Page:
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all the companies axing staff amid coronavirus


Kier – unknown

Construction firm Kier has announced more job cuts as the financial impact of the coronavirus pandemic has reduced revenue and raised net debt. The contractor expects to reduce costs by £100m by next June. It had previously been looking to reduce costs by £65m by next June, the majority of which comes from cutting 1,200 jobs. The company has not confirmed how many extra jobs have been lost.

Laura Ashley – 2,700 jobs

Laura Ashley filed for administration in March after the struggling retailer failed to secure £15m of emergency cash to stay afloat, putting around 2,700 jobs at risk. Laura Ashley blamed coronavirus for its decision.

Le Pain Quotidien – 200 jobs

The British arm of the bakery chain Le Pain Quotidien was sold in a pre-pack deal that cost 200 jobs.

LHG Hotels – 1,500 jobs

Hotel group LHG announced in August that it plans to cut some 1,500 jobs from its workforce as the company looks to cut costs in response to the coronavirus crisis. LHG runs hotels under brands including Holiday Inn, Crowne Plaza and Hallmark.

LinkedIn – 960 jobs

The employment networking site, owned by Microsoft, has announced that it will cut 960 jobs, equivalent to around 6pc of its global workforce. The company stated that reduced demand for its recruitment products as a result of coronavirus was the primary motivation behind the decision.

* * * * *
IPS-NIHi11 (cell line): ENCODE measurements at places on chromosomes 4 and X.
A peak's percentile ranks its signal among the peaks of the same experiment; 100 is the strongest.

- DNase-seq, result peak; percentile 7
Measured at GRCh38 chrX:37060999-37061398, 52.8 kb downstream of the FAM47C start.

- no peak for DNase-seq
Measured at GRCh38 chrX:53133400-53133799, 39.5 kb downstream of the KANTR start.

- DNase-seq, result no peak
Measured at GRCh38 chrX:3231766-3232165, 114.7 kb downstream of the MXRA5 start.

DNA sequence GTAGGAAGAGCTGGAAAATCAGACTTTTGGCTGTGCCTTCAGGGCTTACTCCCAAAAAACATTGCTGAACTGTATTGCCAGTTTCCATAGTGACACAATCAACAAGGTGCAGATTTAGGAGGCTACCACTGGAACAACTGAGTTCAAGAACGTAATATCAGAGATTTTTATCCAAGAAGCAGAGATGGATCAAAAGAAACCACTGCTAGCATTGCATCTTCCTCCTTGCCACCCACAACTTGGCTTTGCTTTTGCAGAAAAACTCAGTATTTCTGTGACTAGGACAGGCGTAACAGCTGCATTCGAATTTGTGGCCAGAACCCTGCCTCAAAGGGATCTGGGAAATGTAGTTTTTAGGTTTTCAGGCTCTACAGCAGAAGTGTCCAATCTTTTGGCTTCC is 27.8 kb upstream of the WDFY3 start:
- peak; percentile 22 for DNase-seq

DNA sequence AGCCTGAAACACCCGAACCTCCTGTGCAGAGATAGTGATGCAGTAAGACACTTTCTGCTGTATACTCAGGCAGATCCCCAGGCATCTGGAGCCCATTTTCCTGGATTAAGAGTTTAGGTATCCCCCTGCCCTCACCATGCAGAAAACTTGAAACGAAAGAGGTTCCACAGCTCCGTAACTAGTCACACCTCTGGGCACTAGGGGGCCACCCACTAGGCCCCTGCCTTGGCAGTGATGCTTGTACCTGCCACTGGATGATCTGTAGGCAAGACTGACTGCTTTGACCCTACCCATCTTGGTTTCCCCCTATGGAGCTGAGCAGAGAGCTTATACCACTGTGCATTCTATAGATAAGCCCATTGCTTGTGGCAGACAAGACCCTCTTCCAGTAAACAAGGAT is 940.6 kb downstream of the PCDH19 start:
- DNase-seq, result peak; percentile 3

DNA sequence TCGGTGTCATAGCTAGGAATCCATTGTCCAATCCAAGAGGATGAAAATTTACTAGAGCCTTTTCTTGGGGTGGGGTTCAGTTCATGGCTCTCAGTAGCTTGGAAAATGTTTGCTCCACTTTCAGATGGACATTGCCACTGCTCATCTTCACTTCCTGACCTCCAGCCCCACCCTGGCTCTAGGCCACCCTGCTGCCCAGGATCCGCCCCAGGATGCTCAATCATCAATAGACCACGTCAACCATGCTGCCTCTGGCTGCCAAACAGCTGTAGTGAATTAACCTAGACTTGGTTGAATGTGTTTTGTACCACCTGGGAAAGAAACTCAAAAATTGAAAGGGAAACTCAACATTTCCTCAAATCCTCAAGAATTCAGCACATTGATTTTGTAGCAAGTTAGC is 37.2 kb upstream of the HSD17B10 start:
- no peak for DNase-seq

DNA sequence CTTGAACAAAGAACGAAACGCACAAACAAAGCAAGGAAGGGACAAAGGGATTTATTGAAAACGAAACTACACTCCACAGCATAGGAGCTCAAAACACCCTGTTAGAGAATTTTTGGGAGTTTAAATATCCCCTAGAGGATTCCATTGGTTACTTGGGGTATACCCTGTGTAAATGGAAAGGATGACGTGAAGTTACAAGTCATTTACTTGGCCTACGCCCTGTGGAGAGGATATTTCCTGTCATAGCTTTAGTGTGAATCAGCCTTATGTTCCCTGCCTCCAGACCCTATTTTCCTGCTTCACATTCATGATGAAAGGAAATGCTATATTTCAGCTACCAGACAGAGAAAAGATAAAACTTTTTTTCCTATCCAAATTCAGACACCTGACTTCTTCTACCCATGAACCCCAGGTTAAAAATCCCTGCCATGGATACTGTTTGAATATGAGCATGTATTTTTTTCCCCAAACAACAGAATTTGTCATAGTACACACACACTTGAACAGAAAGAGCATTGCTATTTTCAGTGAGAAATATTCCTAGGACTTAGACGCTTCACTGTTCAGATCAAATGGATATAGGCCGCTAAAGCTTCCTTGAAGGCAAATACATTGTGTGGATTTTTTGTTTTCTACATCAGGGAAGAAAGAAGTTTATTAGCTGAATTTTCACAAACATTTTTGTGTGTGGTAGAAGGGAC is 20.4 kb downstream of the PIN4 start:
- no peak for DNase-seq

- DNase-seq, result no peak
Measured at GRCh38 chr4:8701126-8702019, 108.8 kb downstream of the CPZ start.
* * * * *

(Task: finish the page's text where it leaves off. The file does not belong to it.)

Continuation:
Lloyd’s Banking Group – 865 jobs

Britain’s biggest high street bank has revived its restructuring plans by axing 865 jobs, months after it revealed gloomy forecasts for the UK economy. 

Lloyds Banking Group will begin shedding the roles from November, although the cuts will be partially offset by the creation of 226 new jobs. Like most of its rivals, the bank froze the shake-up due to the coronavirus crisis but is now reigniting its original plans. Those affected were told earlier in the year they would not lose their jobs before October. 

London City Airport – 239 jobs

London City airport has said that it plans to cut some 239 jobs, equivalent to 35pc of staff, after the airport began a consultation as part of a major restructuring.

Chief executive Robert Sinclair said: “We have held off looking at job losses for as long as possible, but sadly we are not immune from the devastating impact of this virus.”

Luton Airport – 250 jobs

The airport, London’s fourth largest, has started consultations with unions to sack 250 jobs – almost 30pc of its workforce – after forecasting a 70pc drop in passenger numbers this year because of the coronavirus pandemic.

M&Co – 380 jobs

M&Co has confirmed plans to permanently close down 47 stores and axe 380 jobs as part of a major restructuring via a pre-pack administration deal to secure its long-term future.

Manchester Airports Group – 900 jobs

Britain’s biggest airport owner, Manchester Airports Group, has warned its staff of plans to axe nearly 900 jobs due to the pandemic.

Passenger levels have fallen by 90pc since the beginning of lockdown, the airport operator, which also owns Stansted and East Midlands airports.

Proposed job cuts would see 465 jobs go at Manchester, 376 disappear at Stansted and 51 axed at East Midlands, subject to union discussions.